Aug 25, 2020 - Health

What it's like to give convalescent plasma

Photo of a woman giving convalescent plasma after recovering from COVID-19

A woman finishes donating convalescent plasma in Seattle in April. Photo: Karen Ducey/Getty Images

The FDA's controversial decision on Sunday to issue an emergency use authorization for convalescent plasma to treat COVID-19 patients has put new attention on the process of giving plasma.

Why it matters: If convalescent plasma does help mitigate the disease — a big and entirely unsettled if — then donating could be one of the most important things recovered patients could do. But the experience is a little different from standard blood donation.

Whole blood — what most of us are used to donating at blood drives — is, as the name suggests, everything in your blood: red blood cells, white blood cells, platelets and plasma.

  • Plasma is the straw-colored liquid component that makes up blood. Roughly 90% of it is water, but the rest includes nutrients, minerals, hormones, proteins — and antibodies that help fight infection.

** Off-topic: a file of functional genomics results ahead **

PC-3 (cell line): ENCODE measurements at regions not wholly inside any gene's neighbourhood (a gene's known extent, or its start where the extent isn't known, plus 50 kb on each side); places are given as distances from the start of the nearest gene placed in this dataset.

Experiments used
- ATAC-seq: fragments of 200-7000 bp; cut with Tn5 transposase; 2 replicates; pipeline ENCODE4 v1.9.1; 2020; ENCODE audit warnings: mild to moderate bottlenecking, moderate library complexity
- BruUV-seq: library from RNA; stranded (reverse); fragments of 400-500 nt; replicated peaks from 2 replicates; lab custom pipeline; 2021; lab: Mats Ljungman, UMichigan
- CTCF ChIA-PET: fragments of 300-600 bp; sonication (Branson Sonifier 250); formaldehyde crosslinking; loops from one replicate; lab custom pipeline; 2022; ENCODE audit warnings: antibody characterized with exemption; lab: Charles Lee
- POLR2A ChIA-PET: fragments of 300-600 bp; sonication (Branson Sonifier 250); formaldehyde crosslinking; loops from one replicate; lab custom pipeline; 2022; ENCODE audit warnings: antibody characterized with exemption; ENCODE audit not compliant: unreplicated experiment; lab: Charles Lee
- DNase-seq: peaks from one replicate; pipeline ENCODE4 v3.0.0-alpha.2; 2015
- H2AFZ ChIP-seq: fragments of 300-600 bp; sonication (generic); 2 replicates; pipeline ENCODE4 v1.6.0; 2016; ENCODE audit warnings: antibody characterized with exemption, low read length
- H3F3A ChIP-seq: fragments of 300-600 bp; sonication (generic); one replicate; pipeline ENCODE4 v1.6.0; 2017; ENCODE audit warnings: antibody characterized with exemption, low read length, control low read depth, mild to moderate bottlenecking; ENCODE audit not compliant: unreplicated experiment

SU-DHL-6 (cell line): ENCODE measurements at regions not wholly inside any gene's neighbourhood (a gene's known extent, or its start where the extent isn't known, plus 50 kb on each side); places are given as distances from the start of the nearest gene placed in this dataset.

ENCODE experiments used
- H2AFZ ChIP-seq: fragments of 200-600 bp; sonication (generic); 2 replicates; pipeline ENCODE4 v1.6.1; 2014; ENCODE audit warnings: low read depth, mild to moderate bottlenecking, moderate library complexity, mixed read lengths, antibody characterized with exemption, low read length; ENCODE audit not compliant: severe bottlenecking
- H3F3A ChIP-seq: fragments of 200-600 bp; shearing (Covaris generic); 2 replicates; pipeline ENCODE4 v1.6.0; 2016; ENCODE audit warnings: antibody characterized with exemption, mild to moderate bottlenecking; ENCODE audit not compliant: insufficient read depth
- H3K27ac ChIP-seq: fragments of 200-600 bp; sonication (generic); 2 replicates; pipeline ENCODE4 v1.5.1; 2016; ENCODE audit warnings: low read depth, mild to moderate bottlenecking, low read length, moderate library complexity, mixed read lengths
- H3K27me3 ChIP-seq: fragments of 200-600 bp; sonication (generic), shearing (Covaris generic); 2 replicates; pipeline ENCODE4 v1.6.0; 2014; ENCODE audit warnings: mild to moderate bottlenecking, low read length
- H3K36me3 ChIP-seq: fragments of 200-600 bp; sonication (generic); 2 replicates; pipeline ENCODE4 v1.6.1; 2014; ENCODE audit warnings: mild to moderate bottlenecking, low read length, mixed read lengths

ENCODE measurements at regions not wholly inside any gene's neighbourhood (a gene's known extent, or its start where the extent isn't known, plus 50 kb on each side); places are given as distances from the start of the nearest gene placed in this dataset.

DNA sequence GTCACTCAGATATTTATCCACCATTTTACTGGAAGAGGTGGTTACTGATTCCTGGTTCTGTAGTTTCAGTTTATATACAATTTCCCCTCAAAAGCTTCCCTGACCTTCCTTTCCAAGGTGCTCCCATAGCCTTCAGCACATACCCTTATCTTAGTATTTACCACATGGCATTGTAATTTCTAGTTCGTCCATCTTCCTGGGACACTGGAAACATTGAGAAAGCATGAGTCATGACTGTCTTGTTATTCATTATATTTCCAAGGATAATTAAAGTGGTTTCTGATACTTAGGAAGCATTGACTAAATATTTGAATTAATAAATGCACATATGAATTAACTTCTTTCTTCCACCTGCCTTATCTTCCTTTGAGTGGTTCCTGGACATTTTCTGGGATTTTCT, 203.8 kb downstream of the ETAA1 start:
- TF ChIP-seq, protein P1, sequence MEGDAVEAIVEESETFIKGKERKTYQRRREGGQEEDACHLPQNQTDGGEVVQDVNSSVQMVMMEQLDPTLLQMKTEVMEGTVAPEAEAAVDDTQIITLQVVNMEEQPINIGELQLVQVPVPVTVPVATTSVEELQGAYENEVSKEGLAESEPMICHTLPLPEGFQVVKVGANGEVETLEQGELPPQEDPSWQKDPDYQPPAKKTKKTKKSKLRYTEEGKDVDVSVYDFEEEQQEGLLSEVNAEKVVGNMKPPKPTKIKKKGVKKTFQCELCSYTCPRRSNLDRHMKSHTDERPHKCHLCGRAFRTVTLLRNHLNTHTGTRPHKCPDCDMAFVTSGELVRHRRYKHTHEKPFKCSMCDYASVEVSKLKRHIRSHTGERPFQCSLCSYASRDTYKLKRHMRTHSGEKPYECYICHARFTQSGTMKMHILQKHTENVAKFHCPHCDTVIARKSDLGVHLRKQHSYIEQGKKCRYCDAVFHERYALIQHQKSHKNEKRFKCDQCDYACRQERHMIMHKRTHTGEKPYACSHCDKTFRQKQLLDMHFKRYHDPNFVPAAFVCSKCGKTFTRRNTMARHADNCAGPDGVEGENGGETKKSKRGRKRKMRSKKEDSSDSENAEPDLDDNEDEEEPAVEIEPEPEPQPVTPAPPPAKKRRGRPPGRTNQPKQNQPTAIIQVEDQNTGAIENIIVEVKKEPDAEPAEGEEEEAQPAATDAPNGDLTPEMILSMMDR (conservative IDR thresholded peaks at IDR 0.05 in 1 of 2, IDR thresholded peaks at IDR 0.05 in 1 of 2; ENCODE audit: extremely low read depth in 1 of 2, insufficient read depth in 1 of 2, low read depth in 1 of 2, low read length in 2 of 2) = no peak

How it works: Plasma donation, though, is a little different, as I learned when giving convalescent plasma after recovering from a (thankfully mild) COVID-19 infection this spring.

  • To make a convalescent plasma donation at the New York Blood Center, I first needed to show proof of my positive COVID-19 test results, as well as indicate that I had been symptom-free for at least 14 days.
  • After an on-site test to prove that I actually had antibodies that could be shared — and a very extensive quiz about any past behaviors that might cause my blood to be tainted and rejected — I was taken into the plasma donation room.
  • There a sterile needle was inserted into my left arm (I'm right-handed), and my blood was siphoned off into an apheresis machine, where it spun in a centrifuge that separated out the plasma. The remainder of my blood flowed back into my arm.
  • The donation process was no more uncomfortable than giving whole blood — the needle does pinch, but it was longer, about 50 minutes, compared to 10 for whole blood.

Of note: If you'd rather have the process explained to you by Walter White, you can watch this video from July of actor Bryan Cranston giving COVID-19 convalescent plasma.

The bottom line: What I don't know is whether the plasma I donated made a difference for a COVID-19 patient. The science — despite the FDA's move — remains far from clear.

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